April 14, 2024

FIDE World Cup 2023 Round 1 Tiebreaks: A lot of drama and a few upsets

The tiebreaks of round one of the World Cup saw a lot of drama, particularly in the Open tournament. While the favourites mostly won, a few notable surprises made it to the second round of the World Cup

After six hours of play, four rounds of tiebreaks in the Open and two in the Women’s tournament, the full list of qualifiers for the second stage of the 2023 FIDE World Cup in both the Open and the Women’s tournament was determined.

Altogether – 24 boards in the Open and 9 in the Women’s World Cup played the round one tiebreaks.

While all the top favourites qualified, there have been a few upsets, such as Azerbaijan’s GM Gadimbayli and Argentinean IM Pablo Acosta, who knocked out significantly higher-rated opponents. In the women’s tournament, all the favourites moved to round two, with just one match (Guichard vs Serikbay) entering the second tiebreaker.

The first move in today’s tiebreaks was made by Romeo Mikautadze, Deputy Minister of Economy and Sustainable Development of Georgia.

The rapid playoffs

The regulations for both the Open and the Women’s World Cup stipulate that if the score is level after the two regular games, after a new drawing of colours done immediately after Game 2, two tiebreak games shall be played with the time control of 25 minutes for each player + 10 seconds increment per move, starting from move one.

The first to qualify in the Open section was Indian GM Adhiban who, after two draws in the regular part of round one, won both rapid games against GM Lance Henderson de La Fuente from Andorra. Adhiban will play against Daniil Dubov in Round 2.

In a notable surprise, Abdulla Gadimbayli of Azerbaijan managed to defeat the over 100-points higher rated Uzbek GM Shamsiddin Vokhidov in the rapid playoff and qualify for round two.

Some of the top grandmasters who faced upsets in the first games made strong comebacks: Serbian GM Velimir Ivic won both of his rapid games against the 14-year-old Ediz Gurel from Turkey. (Gurel stunned Ivic in the first game of round one with a quick victory.) The Serbian will face Spain’s Vallejo Pons in round two. Azeri GM Eltaj Safarli came strong against IM Roberto Carlos Sanchez Alvarez from Panama, winning both games in the tiebreak rapid. He will be facing Andrey Esipenko in Round 2. Hungarian GM Ferenc Berkes also qualified, having won in the first and drawn in the second tiebreak game against Iranian Darini Pouria. Berkes will now have a tough challenge in round two, facing former World Champion Candidate, Boris Gelfand. After drawing both games with 2369-rated Kareim Wageih, Austrian GM Markus Ragger (2624) won by 1.5:0.5 in the rapid and qualified.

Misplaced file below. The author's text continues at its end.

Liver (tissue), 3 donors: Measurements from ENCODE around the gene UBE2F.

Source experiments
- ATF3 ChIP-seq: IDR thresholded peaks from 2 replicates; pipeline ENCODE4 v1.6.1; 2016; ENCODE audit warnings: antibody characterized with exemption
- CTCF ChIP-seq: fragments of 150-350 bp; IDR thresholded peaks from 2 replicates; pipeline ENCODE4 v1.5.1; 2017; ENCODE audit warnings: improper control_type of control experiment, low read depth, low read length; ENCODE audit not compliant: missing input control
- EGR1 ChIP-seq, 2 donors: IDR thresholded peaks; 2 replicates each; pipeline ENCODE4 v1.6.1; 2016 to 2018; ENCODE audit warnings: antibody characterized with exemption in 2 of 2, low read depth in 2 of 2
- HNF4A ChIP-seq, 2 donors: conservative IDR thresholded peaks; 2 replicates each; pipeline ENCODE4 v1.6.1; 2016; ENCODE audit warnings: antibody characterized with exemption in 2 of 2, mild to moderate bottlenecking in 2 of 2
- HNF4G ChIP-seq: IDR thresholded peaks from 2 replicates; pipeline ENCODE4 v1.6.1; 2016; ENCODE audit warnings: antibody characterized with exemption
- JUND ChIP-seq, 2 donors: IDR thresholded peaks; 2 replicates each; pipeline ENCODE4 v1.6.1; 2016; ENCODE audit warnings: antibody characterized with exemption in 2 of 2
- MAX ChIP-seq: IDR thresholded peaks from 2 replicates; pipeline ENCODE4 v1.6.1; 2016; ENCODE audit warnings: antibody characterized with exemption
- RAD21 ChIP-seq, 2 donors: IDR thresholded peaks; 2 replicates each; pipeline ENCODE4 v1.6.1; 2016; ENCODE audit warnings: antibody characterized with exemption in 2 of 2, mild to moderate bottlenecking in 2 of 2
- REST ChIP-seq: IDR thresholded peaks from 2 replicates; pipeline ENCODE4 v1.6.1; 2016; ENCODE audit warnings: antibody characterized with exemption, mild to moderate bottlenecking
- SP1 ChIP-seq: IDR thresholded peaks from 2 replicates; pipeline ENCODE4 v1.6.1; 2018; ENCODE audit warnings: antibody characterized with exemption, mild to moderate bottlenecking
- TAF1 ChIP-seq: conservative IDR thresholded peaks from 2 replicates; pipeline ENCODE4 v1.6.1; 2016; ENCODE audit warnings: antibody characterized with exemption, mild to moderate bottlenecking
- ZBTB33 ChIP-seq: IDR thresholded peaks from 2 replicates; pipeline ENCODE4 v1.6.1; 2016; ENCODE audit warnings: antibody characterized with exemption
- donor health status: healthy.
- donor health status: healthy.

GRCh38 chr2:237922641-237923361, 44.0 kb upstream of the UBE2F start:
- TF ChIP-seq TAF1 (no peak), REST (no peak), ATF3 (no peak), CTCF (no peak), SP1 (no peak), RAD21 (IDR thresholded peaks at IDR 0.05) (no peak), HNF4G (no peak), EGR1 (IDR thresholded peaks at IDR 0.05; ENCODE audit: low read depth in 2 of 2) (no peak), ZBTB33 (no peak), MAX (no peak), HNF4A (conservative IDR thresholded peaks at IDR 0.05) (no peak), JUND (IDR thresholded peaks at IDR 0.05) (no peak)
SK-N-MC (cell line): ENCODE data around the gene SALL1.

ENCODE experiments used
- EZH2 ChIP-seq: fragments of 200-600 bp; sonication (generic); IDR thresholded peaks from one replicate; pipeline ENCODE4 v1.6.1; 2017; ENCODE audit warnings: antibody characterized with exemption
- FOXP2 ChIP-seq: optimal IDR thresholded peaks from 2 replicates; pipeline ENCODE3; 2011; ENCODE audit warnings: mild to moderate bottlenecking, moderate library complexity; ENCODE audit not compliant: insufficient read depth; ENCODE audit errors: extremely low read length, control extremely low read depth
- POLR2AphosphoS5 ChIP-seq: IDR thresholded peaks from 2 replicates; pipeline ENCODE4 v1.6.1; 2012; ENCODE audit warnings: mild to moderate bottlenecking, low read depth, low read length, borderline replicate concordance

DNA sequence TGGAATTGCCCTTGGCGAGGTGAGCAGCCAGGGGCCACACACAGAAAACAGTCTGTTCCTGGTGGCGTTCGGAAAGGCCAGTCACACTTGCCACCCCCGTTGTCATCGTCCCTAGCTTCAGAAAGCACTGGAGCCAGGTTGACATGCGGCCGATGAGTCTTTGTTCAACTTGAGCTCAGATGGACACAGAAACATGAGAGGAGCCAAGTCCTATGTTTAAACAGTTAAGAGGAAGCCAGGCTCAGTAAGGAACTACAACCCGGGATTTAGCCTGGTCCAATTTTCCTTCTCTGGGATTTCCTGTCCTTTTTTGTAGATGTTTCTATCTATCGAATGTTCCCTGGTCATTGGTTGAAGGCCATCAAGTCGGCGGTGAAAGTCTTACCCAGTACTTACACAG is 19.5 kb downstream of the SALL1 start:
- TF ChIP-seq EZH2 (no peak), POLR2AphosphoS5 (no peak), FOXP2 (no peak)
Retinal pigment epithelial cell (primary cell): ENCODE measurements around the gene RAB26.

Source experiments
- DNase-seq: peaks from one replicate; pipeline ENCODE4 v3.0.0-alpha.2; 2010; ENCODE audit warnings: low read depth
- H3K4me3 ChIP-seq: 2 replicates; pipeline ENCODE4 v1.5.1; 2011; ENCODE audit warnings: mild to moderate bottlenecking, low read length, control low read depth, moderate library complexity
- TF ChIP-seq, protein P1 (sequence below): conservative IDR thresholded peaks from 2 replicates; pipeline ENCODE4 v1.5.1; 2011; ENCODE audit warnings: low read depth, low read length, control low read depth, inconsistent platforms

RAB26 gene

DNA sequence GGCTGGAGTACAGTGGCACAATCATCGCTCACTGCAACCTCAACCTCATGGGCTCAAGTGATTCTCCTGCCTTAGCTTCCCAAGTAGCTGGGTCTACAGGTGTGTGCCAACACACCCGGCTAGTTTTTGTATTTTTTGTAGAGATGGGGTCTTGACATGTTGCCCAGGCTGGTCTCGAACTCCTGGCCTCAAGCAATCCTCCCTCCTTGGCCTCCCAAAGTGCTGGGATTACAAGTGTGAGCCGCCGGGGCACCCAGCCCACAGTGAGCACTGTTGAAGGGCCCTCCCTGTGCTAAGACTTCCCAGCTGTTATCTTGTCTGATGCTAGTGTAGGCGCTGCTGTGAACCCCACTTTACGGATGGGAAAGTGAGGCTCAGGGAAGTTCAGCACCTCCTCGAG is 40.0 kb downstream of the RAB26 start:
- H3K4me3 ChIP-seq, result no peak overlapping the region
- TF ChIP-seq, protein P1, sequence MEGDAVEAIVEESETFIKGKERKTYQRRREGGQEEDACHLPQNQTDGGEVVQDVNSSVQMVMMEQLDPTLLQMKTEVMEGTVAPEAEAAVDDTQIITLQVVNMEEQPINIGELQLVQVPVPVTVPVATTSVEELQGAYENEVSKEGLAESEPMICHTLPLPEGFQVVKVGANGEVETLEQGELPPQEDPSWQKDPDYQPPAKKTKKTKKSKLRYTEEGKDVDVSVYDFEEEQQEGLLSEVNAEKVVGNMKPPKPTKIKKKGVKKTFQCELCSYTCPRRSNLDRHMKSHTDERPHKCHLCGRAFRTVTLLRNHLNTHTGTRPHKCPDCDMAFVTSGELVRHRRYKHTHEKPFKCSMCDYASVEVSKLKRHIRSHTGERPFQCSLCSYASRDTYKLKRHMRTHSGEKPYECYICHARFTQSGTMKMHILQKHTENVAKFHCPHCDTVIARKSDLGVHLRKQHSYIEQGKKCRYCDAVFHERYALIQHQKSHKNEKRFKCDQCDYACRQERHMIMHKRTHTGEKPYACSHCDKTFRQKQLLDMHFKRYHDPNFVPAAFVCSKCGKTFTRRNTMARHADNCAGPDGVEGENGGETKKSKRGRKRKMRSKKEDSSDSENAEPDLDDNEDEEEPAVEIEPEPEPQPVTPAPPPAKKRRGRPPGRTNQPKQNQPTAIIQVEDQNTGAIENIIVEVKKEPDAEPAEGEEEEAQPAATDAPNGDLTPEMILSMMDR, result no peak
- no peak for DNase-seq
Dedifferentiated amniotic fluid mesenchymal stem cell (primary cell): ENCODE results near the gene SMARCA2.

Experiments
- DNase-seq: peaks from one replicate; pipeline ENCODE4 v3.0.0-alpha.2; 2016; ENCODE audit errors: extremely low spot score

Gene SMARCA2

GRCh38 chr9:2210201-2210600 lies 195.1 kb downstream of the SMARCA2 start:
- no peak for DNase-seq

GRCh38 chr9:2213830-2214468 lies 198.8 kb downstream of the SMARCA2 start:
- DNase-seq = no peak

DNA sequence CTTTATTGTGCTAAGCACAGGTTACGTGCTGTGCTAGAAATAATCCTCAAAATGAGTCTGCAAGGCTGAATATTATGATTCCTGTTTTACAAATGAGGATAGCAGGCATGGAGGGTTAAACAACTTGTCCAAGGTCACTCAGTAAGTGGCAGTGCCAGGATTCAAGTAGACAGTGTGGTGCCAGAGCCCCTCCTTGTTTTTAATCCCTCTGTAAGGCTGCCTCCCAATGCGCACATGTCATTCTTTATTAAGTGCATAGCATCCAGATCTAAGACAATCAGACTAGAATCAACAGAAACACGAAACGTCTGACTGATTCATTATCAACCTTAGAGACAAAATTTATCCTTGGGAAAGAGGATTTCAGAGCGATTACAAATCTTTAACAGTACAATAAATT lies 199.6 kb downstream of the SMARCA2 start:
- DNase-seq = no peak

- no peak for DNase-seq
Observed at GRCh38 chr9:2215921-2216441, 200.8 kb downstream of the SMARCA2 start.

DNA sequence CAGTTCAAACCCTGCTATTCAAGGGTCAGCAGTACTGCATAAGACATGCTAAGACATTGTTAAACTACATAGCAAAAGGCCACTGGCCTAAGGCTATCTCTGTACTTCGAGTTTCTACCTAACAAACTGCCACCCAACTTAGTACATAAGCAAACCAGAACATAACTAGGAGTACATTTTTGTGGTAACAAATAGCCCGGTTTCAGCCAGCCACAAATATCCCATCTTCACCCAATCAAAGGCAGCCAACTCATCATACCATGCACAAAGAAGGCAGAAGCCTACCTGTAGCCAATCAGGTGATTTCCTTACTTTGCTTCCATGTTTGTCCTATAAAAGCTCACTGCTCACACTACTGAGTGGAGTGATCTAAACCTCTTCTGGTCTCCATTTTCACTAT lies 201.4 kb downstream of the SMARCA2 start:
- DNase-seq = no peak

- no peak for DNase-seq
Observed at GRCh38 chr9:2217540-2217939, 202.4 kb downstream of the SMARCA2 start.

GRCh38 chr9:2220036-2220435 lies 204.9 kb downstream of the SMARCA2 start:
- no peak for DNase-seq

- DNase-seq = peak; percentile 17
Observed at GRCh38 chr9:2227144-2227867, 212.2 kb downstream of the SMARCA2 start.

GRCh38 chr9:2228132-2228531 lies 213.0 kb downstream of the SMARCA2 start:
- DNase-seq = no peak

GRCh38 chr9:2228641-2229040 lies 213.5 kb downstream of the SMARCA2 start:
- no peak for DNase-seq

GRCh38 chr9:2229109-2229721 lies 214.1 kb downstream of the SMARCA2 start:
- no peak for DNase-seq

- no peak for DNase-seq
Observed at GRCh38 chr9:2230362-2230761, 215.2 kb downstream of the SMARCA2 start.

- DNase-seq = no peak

Playing Magnus Carlsen in the second round will be Georgian GM Levan Pantsulaia, who bested Indian Bharathakoti Harsha by 1.5:0.5.

The other players who qualified for round two after the first tiebreaker were: Mchedlishvili (Georgia), Supi (Brazil), Can (Turkey), Iskandarov (Azerbaijan), Janik (Poland), Asadli (Azerbaijan), Albornoz (Cuba), Bartel (Poland), and Iturrizaga Bonelli (Spain).

Among the notable qualifiers in the Women’s section, IM Salome Melia from Georgia (rated 2377) won her rapid tiebreaker against Brazilian 2182-rated Kathie Librelato, with 1.5:0.5. In the first rapid game, Librelato made a basic mistake as early as move eight and was completely lost.

The great Peruvian hope, Deysi Cori, qualified after defeating Brazilian Julia Albaredo in the second rapid game. The same applies to Indian Nutakki Priyanka who eliminated Italian IM Marina Brunello. Priyanka will be playing compatriot Humpy Koneru in the second round.

The other qualifiers from the first rapid cycle in the women’s event were: Cyfka (Poland), Rudzinska (Poland), Francisco Guecamburu (Argentina), Munguntuul (Mongolia) and Rakhmangulova (Ukraine).